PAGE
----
MOSCOW, April 15 (RAPSI) - India’s Supreme Court recognized on Tuesday the existence of a “third gender” status, BBC News India reported.

"It is the right of every human being to choose their gender," the court ruled, as quoted by the BBC, adding, “transgenders are also citizens of India [who must be] provided equal opportunity to grow."

The court asked the government to treat third-gendered individuals officially as “socially and economically backward.” In other words, the government was ordered to treat its estimated 2 million-person third-gender population as a minority group, allocating specific job and education quotas, among other things.

Earlier this month, the Australian High Court recognized the existence of a third gender category.

“The High Court decided that the [relevant law] recognises that a person may be neither male nor female, and so permits the registration of a person's sex as ‘non-specific,’” according to a statement released by the court.

An individual named Norrie underwent a "sex affirmation procedure.” According to local media reports, Norrie was born a male, and then had an operation to become female. After that point, Norrie reportedly decided that neither gender was the correct match.

Norrie applied under the New South Wales’ Births, Deaths and Marriages Registration Act of 1995 for the relevant certificates. Specifically, Norrie sought the gender designation of “non-specific.”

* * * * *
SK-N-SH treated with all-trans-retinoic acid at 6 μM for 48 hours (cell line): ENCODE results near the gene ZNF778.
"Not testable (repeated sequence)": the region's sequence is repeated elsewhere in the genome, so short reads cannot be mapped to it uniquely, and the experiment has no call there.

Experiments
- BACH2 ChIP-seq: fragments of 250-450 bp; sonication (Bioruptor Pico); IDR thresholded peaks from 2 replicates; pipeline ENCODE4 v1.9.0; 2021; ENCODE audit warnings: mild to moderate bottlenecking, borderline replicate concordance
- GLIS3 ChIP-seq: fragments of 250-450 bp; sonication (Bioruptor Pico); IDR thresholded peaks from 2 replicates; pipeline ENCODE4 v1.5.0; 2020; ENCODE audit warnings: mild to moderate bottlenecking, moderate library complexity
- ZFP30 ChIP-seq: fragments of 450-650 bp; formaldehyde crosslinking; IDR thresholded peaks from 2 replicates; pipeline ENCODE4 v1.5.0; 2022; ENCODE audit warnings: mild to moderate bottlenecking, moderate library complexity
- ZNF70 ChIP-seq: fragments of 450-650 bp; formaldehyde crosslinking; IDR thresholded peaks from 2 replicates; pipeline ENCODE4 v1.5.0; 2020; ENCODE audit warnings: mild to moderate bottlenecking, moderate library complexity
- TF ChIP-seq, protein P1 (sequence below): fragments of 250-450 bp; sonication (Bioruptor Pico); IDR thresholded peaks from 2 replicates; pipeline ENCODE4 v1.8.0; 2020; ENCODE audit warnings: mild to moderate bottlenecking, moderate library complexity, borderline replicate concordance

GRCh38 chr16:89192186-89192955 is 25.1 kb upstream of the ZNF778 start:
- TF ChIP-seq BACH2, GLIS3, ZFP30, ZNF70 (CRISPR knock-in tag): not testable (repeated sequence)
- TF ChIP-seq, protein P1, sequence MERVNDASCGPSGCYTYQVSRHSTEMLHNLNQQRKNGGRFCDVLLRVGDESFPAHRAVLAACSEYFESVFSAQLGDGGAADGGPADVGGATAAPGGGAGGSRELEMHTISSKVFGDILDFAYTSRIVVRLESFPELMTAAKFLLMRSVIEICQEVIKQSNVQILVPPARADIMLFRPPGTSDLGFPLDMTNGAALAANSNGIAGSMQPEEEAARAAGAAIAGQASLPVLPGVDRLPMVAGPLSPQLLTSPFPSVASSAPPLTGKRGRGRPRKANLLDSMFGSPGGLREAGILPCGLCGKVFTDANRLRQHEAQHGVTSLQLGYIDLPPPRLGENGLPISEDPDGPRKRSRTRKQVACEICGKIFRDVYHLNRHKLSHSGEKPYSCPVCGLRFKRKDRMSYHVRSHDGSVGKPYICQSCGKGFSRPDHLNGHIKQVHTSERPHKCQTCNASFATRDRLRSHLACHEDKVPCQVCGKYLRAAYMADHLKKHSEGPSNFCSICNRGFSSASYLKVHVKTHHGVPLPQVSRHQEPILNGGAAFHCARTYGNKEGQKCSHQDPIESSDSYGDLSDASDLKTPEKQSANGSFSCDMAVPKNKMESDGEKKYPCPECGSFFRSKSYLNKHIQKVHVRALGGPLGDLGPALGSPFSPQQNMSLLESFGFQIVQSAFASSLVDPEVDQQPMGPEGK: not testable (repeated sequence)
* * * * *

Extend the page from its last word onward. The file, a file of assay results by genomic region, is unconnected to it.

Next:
Though Norrie initially received the certificates, both of which listed the gender as “not specified,” the sex-change certificate was later deemed invalid by the registrar. A new certificate was then issued, listing Norrie’s gender as “not stated.”

Norrie then turned to the courts. The first court held that the registration of a “non-specific” gender was not an option. Norrie challenged the ruling on appeal, but the appeal was dismissed.

Norrie then turned to the High Court, specifically with reference to the issue of whether the registrar is entitled to record a “non-specific” gender.

“Today the High Court unanimously held that the Births, Deaths and Marriages Registration Act 1995 (NSW) permits the Registrar to register that a person's sex is ‘non-specific,’” read a statement issued by the court.

The court then remitted Norrie’s applications to the registrar for a new determination.